Charles E. “Skip” McDougald took a calculated risk. It cost him his life.
The Buffalo police officer decided not to wear a body-armor vest while he waited for a new one that was supposed to arrive in just a matter of days. The old vest no longer fit him properly.
Shortly after midnight on April 9, 1997, McDougald and his patrol partner tried to stop a 19-year-old man emerging from an alley on Northampton Street. The man shot the 36-year-old McDougald in the heart, killing him.
If McDougald had been wearing his vest, there’s a good chance he would have survived.
And that is the lesson his widow has been preaching to police officers ever since.
“I still have a lot of friends who are police officers and friends whose children are now police officers. I tell them the same story. I tell them that I lost someone who was really dear to me – my husband – and I just don’t want to see it happen to someone else,” Sylvia L. McDougald said.
That lesson can be taught in the opposite way, too.
In the last two months, two deputies in Niagara and Orleans counties survived after being shot in separate incidents because they were wearing their vests.
Niagara County Sheriff’s Deputy Joseph L. Tortorella survived a bullet that struck his vest on the left side of his rib cage April 17. Orleans County Deputy James DeFilipps was shot twice, once in the stomach and once on the side of his torso March 21.
In fact, body-armor vests have saved the lives of more than 3,100 police officers since 1987, according to the International Association of Chiefs of Police in Alexandria, Va.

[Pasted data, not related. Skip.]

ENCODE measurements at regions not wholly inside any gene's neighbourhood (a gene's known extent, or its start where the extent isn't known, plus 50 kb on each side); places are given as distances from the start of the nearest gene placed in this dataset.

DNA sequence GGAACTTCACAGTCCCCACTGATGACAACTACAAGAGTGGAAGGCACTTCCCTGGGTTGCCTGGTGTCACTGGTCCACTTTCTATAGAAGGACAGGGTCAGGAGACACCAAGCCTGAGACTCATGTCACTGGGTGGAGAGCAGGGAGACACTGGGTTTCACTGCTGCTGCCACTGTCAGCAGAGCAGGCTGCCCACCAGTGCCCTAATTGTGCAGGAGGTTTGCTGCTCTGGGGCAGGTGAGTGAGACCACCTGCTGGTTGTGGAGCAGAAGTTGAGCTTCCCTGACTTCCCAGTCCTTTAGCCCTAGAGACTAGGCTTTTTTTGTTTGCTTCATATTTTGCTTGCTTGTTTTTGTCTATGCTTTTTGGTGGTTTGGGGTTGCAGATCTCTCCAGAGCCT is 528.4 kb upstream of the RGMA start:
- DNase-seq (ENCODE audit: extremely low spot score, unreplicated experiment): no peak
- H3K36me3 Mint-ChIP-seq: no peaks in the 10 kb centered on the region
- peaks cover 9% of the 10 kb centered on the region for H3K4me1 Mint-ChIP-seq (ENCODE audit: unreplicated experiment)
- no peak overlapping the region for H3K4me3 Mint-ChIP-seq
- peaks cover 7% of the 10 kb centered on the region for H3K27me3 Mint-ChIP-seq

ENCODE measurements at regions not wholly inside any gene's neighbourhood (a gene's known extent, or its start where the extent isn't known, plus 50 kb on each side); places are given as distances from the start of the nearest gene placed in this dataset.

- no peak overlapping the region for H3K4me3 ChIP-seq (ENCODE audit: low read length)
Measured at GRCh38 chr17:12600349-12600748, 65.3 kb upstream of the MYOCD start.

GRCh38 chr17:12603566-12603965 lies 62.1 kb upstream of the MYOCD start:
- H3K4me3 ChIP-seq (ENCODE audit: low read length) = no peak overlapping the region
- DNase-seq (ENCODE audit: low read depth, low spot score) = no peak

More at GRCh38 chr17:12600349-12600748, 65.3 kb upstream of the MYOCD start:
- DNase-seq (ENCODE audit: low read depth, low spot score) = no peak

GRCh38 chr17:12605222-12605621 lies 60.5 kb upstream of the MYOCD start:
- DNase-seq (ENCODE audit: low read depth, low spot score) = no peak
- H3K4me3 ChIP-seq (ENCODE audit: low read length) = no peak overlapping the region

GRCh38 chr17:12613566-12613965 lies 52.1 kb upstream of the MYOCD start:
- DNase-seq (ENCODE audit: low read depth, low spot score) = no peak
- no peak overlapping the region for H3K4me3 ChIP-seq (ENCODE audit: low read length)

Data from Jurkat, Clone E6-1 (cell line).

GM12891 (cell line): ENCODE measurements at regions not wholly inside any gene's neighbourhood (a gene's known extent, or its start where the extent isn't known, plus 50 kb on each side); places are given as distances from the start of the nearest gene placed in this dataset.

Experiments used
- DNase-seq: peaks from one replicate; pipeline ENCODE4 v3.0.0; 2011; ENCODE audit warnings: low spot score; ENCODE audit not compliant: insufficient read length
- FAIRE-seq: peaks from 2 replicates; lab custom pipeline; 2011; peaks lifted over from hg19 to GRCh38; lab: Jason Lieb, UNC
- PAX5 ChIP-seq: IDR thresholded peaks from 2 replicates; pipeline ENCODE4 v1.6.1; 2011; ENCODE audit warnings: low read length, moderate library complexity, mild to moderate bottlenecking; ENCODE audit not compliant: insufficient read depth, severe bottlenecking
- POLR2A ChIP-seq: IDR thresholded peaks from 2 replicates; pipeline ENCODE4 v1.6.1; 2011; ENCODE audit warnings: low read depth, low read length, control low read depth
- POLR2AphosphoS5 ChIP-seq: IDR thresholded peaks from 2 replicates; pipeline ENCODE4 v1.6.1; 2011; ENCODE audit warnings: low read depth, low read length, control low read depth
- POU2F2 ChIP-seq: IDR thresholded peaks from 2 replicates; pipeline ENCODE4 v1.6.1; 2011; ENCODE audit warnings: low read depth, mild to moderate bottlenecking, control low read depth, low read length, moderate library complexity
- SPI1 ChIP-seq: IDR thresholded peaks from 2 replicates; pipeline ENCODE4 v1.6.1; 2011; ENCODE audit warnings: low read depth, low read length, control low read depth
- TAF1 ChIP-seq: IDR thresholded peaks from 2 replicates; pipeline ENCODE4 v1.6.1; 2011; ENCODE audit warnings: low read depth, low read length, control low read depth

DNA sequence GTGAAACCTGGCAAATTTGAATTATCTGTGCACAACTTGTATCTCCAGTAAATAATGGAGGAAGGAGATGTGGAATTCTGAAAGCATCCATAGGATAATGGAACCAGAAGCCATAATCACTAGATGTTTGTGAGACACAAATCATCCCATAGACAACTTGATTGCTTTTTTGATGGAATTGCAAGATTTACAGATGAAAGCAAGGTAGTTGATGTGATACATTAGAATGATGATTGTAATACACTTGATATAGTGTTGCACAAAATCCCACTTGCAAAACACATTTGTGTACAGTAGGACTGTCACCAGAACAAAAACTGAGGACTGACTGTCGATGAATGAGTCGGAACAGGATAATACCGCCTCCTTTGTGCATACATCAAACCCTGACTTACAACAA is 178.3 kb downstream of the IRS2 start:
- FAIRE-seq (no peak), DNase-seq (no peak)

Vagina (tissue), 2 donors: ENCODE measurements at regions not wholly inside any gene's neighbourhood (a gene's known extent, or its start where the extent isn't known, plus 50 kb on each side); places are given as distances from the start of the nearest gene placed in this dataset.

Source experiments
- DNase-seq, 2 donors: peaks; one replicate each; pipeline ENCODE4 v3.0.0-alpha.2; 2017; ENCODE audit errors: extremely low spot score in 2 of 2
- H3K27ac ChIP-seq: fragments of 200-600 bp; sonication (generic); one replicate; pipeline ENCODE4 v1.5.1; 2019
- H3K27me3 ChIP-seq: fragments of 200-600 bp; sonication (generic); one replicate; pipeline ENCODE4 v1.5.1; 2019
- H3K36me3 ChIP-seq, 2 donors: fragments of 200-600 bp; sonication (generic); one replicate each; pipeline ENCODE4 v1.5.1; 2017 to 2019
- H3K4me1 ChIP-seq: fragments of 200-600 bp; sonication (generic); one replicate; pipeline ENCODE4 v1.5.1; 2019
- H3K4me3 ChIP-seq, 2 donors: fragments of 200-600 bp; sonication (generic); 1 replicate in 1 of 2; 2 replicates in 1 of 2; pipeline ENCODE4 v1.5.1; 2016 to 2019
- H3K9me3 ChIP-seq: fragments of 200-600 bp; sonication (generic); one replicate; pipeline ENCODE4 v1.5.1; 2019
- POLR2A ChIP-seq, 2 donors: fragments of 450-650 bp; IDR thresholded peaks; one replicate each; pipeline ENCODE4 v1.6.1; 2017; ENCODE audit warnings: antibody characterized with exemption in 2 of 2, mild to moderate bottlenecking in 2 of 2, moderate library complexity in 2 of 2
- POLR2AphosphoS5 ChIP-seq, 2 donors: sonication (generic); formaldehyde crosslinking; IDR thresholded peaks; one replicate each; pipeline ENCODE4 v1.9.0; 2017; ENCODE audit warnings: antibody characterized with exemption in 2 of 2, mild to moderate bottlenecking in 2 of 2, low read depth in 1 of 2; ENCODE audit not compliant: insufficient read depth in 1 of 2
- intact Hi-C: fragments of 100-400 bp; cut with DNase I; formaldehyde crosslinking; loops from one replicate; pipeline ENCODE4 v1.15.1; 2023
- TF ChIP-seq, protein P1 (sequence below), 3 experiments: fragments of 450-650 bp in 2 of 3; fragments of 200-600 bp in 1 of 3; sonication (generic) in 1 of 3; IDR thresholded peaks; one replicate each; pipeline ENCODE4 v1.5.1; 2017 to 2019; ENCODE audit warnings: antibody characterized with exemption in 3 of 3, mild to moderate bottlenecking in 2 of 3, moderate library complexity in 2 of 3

And since the federal government established the Bulletproof Vest Partnership in 1999, it has contributed nearly $400 million to pay up to 50 percent of the cost for more than 1.1 million vests for state and local law enforcement agencies.
Yet not all departments require officers to wear the vests.
In Buffalo, officers have the option of deciding whether to wear one or not, though they are required to have the department-issued vest with them at all times and can be ordered to wear the armor in hazardous situations.
Sylvia McDougald thinks that all officers should be wearing vests, and that is why she speaks out. Exceptions can be fatal.
Her late husband was a strong believer in wearing the vest, she said, but he figured that a handful of days without it would not matter. He had put on some extra weight, and the old vest became uncomfortable, so he ordered a new one.
“He was looking forward to getting that vest. He really believed in the importance of wearing the vest. It was just one of those … things. It hadn’t come in in time. You wouldn’t think something would happen in that small gap of time. We’re talking about a week of time,” his widow said.
By sharing what happened to her husband, she hopes that she will save other lives.
The optional policy for wearing a vest was instituted in Buffalo several decades ago, when the department started issuing the body armor, and the policy has not been updated. Police brass are reviewing whether to change the policy, but it has not become a major issue, in large part because just about every officer wears one.